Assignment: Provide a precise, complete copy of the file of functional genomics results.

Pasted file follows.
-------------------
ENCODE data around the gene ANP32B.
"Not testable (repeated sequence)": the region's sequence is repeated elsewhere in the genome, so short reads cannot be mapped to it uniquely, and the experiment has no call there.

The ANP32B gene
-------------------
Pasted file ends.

ENCODE data around the gene ANP32B.
"Not testable (repeated sequence)": the region's sequence is repeated elsewhere in the genome, so short reads cannot be mapped to it uniquely, and the experiment has no call there.

The ANP32B gene